Enrique Carreón-Robledo truly believes that his fate was
written in the stars. He did not come from a musical family, and it was by
chance that he stumbled upon an old gentleman sitting outside near his home in Mexico, teaching
children how to play the mandolin. Mesmerized, the young Carreón-Robledo
persuaded his parents to buy him a mandolin, and shortly after he began
teaching himself how to read music. Soon enough, he was instructing all the
children how to play so that he could form his very first orchestra.
Today, as a Crystal Globe nominee for Best Music Direction in Opera and Ballet and having worked internationally with orchestras across four continents, Enrique Carreón-Robledo has chosen to relocate from London, England to settle in Houston as Opera in the Heights' newest artistic director.
What he does: With a background in opera, ballet, and symphonic repertoire, Enrique was appointed artistic director in April of 2011 when he was still living in London. He spent the next five months commuting before finally deciding to make the big move across the Atlantic in September. At Opera in the Heights (or more commonly know as Oh!), Enrique is in charge of four productions per season, not to mention other freelance engagements during the time he is not performing with the company. The company and Enrique have already completed two productions: La Fille du Regiment (Daughter of the Regiment) and Cosi Fan Tutte, and are now working to put on Anna Bolena, an incredibly powerful opera that is about to have a renaissance.
The company and Enrique only started rehearsing two weeks ago, and will be opening January 25 and are already in a heavy rehearsal schedule, "Like today, I already had five hours of music rehearsals and we are about to do a run through of the opera," says Carreón-Robledo.
What inspires him: It's very simple: it's the artists themselves.
"One reason why I came to work for this company is because in its mission, it's implicit that it is a company for the artists. That element of human contact working with all the artists is what makes my work so inspiring. Anything that I feel, they will take away and benefit from, whether it is from a coaching session or a rehearsal or a production they do with me as a conductor. It's what keeps me going -- it's what makes me want to continue to do that."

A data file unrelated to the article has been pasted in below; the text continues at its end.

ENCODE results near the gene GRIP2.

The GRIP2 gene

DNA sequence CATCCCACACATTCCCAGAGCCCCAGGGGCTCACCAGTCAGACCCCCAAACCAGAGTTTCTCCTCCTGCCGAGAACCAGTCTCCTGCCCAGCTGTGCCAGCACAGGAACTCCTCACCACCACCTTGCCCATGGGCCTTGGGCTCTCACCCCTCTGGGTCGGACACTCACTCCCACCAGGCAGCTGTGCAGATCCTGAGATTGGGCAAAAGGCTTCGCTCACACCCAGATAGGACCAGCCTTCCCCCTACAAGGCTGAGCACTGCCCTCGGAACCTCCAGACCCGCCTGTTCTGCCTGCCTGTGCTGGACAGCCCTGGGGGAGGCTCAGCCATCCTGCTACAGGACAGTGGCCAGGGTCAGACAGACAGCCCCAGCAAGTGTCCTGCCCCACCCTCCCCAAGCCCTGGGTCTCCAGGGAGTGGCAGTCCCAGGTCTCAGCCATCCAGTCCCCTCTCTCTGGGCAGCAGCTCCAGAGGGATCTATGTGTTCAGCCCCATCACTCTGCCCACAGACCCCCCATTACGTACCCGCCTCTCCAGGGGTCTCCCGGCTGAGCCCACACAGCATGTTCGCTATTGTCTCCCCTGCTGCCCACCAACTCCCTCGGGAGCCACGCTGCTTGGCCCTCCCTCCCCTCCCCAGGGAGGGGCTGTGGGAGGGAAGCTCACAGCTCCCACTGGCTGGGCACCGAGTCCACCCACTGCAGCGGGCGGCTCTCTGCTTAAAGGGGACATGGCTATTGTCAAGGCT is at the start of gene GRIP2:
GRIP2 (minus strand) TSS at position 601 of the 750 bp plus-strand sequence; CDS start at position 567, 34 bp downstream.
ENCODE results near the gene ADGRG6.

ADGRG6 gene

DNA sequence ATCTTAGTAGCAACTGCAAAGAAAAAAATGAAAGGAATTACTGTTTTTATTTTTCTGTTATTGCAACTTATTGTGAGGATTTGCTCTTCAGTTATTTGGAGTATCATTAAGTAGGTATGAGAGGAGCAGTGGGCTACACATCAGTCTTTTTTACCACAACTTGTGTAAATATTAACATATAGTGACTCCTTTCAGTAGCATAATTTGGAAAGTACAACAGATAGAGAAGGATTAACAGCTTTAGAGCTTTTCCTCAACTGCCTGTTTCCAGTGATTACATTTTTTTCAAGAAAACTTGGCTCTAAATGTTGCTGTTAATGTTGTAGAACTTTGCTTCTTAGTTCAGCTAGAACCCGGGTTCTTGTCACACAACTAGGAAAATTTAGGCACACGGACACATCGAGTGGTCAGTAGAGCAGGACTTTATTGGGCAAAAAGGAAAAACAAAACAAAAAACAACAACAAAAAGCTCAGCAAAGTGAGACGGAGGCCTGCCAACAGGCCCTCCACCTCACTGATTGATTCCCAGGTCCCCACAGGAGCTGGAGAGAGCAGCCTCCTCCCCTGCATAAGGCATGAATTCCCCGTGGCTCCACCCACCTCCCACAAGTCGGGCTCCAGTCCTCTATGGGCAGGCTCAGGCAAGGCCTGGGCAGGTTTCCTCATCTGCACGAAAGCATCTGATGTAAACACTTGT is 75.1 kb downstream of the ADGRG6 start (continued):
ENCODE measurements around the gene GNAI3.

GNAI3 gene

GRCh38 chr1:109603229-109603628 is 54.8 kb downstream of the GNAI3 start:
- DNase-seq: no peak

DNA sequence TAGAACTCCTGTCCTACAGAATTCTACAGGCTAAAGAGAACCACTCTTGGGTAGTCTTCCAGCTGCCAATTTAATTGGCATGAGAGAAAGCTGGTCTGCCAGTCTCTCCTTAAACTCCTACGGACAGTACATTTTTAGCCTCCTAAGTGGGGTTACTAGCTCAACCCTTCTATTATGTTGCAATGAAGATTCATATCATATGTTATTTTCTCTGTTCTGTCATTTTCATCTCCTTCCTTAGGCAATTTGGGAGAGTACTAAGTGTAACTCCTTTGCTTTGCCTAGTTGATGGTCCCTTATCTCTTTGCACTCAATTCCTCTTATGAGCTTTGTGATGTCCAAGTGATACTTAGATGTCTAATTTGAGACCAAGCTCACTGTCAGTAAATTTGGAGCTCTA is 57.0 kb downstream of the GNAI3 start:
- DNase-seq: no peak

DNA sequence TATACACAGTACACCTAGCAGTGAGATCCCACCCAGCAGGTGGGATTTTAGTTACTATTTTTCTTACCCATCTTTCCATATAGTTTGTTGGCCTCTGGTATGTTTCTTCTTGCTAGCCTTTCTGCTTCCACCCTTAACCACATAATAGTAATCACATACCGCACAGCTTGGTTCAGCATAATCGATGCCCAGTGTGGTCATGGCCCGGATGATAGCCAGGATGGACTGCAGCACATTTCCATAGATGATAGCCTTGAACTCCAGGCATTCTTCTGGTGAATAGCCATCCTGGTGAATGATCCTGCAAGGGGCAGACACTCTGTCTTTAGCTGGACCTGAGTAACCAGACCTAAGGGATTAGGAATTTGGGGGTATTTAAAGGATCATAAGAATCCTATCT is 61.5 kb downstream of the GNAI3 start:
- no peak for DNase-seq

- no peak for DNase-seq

If not this, then what? Enrique cannot imagine doing anything unrelated to music, if anything else at all. His passion for this art form is what drives him and allows him to become one of the most powerful and influential maestros of his generation.
"I have always told people who have considered this as a career choice: If there is something that makes you just as happy as playing or singing or conducting, give it a chance. Explore it, because it is a very difficult field, and to me, the only way to survive the odds is if you love it like you love nothing else."
If not here, then where? Carreón-Robledo came to the city for the work.
"It's the company. If this company was anywhere else in the world, that's where I would be. I wanted to be the artistic director of an opera company, and if this hadn't come true, I think it would have been in some other place with some other company. If where the work and where the opportunity to work with the artists the way I just described was somewhere else, that's where I would be."
Whats next: After Anna Bolena comes to a closes on February 5th, Carreón-Robledo will begin almost immediately with his work on Oh!'s next opera, Il Trovatore. In upcoming seasons he will be working with various theater companies, ballet companies, and orchestras, but there is a definite possibility for a long-term commitment to Opera in the Heights.
"I believe in good faith that that was the intention from both parts when I was hired: to be here for a long time, to really invest myself into the company, to get the company to invest in my work because I think they believe in it."
More Creatives for 2012:
(In order of most recently published; click here for the full page).
More Creatives for 2012 (In order of most recently published; click here for the full page).